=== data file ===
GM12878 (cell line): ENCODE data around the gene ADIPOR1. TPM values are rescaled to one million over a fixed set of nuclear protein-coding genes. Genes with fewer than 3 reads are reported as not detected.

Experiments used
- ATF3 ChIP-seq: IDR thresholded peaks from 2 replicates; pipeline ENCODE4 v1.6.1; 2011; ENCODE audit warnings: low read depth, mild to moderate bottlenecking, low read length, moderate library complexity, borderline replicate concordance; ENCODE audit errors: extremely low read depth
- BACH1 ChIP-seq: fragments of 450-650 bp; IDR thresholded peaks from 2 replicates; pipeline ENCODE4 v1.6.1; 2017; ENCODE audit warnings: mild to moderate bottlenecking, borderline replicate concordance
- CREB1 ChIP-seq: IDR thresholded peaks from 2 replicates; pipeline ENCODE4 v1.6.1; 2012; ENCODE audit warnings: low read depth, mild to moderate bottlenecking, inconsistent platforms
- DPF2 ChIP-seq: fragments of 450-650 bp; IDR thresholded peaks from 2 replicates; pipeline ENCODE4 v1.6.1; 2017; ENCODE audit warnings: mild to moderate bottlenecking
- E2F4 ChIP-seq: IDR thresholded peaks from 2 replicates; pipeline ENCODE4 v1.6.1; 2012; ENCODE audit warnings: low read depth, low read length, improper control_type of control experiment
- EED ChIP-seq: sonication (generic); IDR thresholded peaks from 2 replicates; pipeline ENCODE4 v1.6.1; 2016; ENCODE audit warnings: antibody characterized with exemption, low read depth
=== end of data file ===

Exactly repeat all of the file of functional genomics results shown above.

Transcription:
GM12878 (cell line): ENCODE data around the gene ADIPOR1. TPM values are rescaled to one million over a fixed set of nuclear protein-coding genes. Genes with fewer than 3 reads are reported as not detected.

Experiments used
- ATF3 ChIP-seq: IDR thresholded peaks from 2 replicates; pipeline ENCODE4 v1.6.1; 2011; ENCODE audit warnings: low read depth, mild to moderate bottlenecking, low read length, moderate library complexity, borderline replicate concordance; ENCODE audit errors: extremely low read depth
- BACH1 ChIP-seq: fragments of 450-650 bp; IDR thresholded peaks from 2 replicates; pipeline ENCODE4 v1.6.1; 2017; ENCODE audit warnings: mild to moderate bottlenecking, borderline replicate concordance
- CREB1 ChIP-seq: IDR thresholded peaks from 2 replicates; pipeline ENCODE4 v1.6.1; 2012; ENCODE audit warnings: low read depth, mild to moderate bottlenecking, inconsistent platforms
- DPF2 ChIP-seq: fragments of 450-650 bp; IDR thresholded peaks from 2 replicates; pipeline ENCODE4 v1.6.1; 2017; ENCODE audit warnings: mild to moderate bottlenecking
- E2F4 ChIP-seq: IDR thresholded peaks from 2 replicates; pipeline ENCODE4 v1.6.1; 2012; ENCODE audit warnings: low read depth, low read length, improper control_type of control experiment
- EED ChIP-seq: sonication (generic); IDR thresholded peaks from 2 replicates; pipeline ENCODE4 v1.6.1; 2016; ENCODE audit warnings: antibody characterized with exemption, low read depth